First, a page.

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Testimony & Praise

  • reviewed by Andree Farias Copyright Christianity Today International
  • 2007 1 Sep
Testimony & Praise
Sounds like … a midpoint between Mary J. Blige, India.Arie, and Coko for a sound that is often soulful and earthy at the same time.At a glance … it doesn't take a lot of risks, but Testimony & Praise is an otherwise pleasing urban gospel debut from Joi Marshall.Track Listing Dance
A House Divided
I Needed
Only You
The Commands
It's All About You
Don't give Up
Let Him Know
Whole Again
Thank You

Like Coko with her 2006 debut, Joi Marshall is an urban gospel songstress who got her start singing in a contemporary R&B trio during the '90s. In this case, the group was Jade, which enjoyed 15 minutes of fame through three breakout singles—"I Wanna Love You," "Don't Walk Away," and "One Woman"—as well as a worldwide tour and performances on The Arsenio Hall Show, The Tonight Show, and U.K.'s Top of the Pops.

However, as the group recorded their third album, Marshall says she received a calling from God—"The Lord woke me up at 3 a.m. to tell me it was time to change the direction of my life." Since then, the singer hasn't turned back, diving headlong into her local church ministry. In time, she rekindled her love of music enough to form her own company, 8th Day Entetainmnet. With the assistance of producer Kip "KP" Wilson, she fashioned her urban gospel debut, Testimony & Praise.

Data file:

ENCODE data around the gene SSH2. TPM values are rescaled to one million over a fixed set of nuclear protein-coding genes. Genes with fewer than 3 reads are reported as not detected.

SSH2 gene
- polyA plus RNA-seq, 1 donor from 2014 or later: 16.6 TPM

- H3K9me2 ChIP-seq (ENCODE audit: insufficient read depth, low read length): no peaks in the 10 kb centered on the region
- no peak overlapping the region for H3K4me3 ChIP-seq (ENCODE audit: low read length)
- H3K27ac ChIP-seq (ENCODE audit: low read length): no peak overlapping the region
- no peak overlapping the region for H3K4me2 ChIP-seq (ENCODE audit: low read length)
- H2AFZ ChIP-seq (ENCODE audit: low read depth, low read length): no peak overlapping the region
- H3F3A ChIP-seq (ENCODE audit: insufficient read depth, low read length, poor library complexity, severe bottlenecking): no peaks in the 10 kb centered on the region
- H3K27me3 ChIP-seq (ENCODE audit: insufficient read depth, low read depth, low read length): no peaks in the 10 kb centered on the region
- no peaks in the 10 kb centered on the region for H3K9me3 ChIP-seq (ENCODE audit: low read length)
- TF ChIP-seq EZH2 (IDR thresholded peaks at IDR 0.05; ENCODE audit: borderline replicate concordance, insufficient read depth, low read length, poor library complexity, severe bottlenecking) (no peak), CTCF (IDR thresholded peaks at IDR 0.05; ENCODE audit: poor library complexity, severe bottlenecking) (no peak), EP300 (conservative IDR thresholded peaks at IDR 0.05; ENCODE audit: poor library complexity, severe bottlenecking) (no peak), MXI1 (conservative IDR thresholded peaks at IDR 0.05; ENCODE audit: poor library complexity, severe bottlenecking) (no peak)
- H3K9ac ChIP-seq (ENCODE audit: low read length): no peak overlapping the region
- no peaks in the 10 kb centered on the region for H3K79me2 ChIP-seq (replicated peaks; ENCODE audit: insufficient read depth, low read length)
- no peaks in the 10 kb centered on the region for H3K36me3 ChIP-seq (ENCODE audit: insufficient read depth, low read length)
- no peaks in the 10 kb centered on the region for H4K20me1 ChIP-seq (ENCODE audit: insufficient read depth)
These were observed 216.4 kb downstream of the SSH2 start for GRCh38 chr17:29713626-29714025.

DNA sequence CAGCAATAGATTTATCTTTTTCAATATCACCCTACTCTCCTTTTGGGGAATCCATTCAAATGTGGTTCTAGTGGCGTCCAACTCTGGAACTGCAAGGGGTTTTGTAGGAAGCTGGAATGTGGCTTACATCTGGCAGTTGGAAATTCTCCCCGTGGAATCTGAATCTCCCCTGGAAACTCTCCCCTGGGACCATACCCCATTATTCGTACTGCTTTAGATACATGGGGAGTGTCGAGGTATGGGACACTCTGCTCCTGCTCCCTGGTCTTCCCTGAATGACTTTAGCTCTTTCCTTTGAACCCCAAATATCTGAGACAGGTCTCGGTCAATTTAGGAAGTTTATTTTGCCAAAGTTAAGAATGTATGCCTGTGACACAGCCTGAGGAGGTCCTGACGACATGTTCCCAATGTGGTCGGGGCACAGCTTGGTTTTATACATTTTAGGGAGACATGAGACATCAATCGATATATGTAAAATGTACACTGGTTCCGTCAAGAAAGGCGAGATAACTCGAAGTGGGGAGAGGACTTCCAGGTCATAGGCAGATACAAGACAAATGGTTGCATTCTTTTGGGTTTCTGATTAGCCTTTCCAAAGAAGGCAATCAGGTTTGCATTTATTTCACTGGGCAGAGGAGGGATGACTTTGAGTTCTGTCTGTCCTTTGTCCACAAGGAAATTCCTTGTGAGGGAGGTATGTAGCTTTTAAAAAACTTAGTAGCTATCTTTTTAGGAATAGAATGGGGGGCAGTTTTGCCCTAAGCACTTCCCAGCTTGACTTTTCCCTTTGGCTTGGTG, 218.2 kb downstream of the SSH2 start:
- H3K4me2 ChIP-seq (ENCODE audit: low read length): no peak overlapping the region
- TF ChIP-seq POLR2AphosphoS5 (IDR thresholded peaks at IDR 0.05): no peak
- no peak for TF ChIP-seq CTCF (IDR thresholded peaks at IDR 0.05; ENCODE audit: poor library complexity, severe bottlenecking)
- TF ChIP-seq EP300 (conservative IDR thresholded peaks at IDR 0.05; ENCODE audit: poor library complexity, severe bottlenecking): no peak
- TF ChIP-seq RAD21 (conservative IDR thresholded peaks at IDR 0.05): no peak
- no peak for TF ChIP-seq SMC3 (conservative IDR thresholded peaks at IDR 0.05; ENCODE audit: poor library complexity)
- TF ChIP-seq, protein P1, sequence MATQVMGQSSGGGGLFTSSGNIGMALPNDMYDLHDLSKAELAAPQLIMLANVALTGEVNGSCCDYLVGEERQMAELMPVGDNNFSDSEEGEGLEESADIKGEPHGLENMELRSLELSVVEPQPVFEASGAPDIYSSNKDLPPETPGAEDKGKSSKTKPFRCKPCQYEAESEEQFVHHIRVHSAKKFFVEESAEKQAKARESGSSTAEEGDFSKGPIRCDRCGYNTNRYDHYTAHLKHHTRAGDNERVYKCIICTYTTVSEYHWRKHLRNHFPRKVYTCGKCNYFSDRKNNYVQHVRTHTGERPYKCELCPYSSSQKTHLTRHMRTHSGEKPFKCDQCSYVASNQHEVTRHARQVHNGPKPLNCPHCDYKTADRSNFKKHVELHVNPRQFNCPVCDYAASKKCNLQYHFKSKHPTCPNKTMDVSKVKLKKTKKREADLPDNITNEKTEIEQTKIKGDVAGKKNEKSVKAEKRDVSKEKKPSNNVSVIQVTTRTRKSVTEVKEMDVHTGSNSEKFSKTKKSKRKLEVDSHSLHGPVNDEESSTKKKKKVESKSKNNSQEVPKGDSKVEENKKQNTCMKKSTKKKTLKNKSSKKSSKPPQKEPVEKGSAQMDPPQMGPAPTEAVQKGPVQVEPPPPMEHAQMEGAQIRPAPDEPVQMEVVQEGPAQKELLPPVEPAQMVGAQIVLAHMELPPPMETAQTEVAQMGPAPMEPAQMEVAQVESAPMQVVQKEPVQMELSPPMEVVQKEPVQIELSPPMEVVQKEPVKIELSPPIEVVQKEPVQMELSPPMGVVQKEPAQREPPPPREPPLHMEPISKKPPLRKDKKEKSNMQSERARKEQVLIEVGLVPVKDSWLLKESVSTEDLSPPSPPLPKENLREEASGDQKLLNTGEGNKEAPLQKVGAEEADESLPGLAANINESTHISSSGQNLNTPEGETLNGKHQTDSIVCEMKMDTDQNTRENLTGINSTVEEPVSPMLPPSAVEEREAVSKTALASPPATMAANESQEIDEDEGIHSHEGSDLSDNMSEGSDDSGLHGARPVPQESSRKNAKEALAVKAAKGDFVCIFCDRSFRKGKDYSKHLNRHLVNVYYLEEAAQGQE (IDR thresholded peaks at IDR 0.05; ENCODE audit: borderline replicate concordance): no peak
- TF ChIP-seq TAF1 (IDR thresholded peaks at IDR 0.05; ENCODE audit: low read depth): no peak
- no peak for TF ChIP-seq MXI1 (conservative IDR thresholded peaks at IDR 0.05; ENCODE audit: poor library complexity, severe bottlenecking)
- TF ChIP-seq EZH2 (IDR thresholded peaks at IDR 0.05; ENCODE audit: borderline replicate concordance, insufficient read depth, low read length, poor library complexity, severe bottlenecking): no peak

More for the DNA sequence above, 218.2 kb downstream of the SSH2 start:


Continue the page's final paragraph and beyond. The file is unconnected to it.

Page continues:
All the experience Marshall gained in the contemporary R&B arena gives the album a surefootedness that isn't always palpable in first-time efforts. For sure, she's not as sassy as during her Jade days, but she's certainly gotten more soulful over time, as evidenced in cuts like the slow-burning "Dedicate," the slick "Unconditionally," and the worshipful "Only You." Each of these tracks has so much going for them—elegance, soul, interesting production—that they're completely believable as inspirational urban fare.

But the album doesn't always hit the mark, particularly when Marshall gets too preachy or didactic at times when restraint and storytelling would have been more useful. Though believers should certainly seek unity within the body of Christ, "A House Divided" is an awkward diatribe about the many factions of Christianity that doesn't go deep enough with the problem or solution. Add to that a couple of unremarkable club numbers ("Dance," "Joy!") and a few middling R&B selections ("The Commands," "Don't Give Up"), and you've got a less-than-perfect solo debut. Yet Testimony & Praise ultimately does enough things right to warrant a recommendation.

© Andree Farias, subject to licensing agreement with Christianity Today International. All rights reserved. Click for reprint information.